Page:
The most important stories we tell ourselves often involve attempts to manage feelings of helplessness. Helplessness is one of the most toxic of human emotions. We can’t and don’t let ourselves feel it in pure form for very long. The worst reactions we have on the golf course involve stories intended to explain away the discrepancy between a wished-for and actual reality, a discrepancy about which we feel helpless. Such feelings are easy to understand because we usually can’t accurately account for what happens in a swing that produces a poor outcome. Fred Shoemaker argues that, for the amateur golfer, most of what is actually happening in the golf swing is invisible, outside awareness. A trivial example: An amateur golfer is asked to take his club all the way back and to report how close it is to level. Every single time, the amateur’s report is incorrect. He’s then asked if his clubhead is open, closed, or neutral. Again, his answer is almost always wrong. It is impossible to have a consistent and repeatable swing when its length and the position of the clubhead is functionally invisible to the swinger.
It is this invisibility that generates our lack of consistency and, as a result, our feeling of helplessness. In my work as a psychotherapist, I often tell patients that if they don’t understand their psyches, then their psyches will always feel out of control. Similarly, since we can’t really let ourselves fully see and experience what’s going on in our golf swings, we will always be prone to feel helpless in relation to their outcomes.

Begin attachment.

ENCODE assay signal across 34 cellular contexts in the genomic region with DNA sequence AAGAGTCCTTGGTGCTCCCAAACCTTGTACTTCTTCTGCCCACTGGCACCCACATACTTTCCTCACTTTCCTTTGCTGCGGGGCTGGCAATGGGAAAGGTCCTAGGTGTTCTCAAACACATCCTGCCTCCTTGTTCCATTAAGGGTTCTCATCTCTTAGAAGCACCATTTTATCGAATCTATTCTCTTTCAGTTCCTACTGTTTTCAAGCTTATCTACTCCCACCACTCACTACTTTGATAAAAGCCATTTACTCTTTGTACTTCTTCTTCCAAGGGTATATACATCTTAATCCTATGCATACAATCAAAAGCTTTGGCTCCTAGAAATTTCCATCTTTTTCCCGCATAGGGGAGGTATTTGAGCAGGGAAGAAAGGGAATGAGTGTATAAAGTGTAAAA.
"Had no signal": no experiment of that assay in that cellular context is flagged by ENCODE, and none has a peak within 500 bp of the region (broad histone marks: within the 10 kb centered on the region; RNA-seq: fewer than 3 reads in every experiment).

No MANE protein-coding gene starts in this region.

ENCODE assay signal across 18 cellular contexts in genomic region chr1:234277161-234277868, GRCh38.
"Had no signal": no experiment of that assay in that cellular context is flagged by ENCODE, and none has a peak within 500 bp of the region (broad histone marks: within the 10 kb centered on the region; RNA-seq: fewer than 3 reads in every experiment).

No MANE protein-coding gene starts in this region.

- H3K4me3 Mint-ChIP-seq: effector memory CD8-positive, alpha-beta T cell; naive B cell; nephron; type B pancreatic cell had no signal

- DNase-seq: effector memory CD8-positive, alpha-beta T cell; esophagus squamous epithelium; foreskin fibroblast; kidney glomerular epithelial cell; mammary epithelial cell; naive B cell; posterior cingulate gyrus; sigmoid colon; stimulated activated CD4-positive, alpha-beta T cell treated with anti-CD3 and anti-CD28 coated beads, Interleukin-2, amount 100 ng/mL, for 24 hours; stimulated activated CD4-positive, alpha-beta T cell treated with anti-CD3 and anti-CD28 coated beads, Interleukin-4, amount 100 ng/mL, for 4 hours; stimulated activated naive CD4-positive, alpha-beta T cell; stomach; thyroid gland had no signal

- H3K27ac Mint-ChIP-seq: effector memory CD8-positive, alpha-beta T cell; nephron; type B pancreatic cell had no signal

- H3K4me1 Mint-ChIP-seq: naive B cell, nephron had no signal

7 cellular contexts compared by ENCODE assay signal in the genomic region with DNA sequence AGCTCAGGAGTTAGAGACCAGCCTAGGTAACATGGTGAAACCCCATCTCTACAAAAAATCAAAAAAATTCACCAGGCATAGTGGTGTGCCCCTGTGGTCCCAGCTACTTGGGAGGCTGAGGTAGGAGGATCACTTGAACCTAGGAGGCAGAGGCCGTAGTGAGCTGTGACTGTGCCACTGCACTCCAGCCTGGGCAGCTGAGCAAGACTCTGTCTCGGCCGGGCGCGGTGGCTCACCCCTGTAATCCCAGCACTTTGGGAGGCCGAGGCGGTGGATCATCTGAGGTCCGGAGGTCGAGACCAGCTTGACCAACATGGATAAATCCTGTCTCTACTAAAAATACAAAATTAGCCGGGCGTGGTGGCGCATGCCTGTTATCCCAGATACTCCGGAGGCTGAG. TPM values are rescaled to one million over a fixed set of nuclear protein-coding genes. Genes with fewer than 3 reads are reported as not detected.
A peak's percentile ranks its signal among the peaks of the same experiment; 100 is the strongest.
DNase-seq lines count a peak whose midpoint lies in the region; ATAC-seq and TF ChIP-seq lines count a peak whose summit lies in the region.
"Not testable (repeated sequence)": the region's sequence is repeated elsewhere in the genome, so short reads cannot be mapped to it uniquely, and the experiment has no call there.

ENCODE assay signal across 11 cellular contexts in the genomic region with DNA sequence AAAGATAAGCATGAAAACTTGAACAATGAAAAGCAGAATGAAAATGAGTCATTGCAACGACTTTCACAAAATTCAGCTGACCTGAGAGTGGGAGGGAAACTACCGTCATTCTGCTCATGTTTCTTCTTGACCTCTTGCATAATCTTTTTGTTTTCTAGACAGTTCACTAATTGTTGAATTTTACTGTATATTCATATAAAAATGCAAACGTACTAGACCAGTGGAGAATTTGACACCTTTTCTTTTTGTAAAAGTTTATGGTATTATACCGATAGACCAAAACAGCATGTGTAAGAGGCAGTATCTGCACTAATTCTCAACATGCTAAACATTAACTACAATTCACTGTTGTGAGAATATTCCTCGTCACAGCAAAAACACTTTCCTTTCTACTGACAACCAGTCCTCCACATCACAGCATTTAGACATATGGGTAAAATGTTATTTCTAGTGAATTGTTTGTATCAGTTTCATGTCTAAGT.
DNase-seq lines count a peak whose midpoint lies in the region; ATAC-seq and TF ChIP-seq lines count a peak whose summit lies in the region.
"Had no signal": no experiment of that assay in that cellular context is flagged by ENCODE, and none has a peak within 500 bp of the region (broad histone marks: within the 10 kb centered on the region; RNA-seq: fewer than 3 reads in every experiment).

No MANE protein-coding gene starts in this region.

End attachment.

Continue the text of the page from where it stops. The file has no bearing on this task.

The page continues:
Helplessness is always difficult to tolerate. Children, obviously, spend a great deal of time coping with it. Kids who are terrified by violence in their environment, for example, often deal with their fear by becoming violent themselves. This near-universal phenomenon is nothing more than an attempt to evade the feeling of helplessness. Other times we spin a tale to ourselves that we aren’t really helpless—we’re just getting what we deserve. Self-blame is another common childhood strategy to avoid feeling the helplessness that children feel in relation to a tyrannical or abusive parent. Better to think that the abuse was deserved and fair than to accept that it was outside our control. And, of course, rage itself is one of the most common responses to helplessness. Anger is an energetic protest against helplessness, containing in it a furious refusal to accept a loss of control. We rage against our fate, our failures, our selves, and our bodies rather than truly face—with compassion and curiosity– the ways in which we are thwarted by our own imperfections.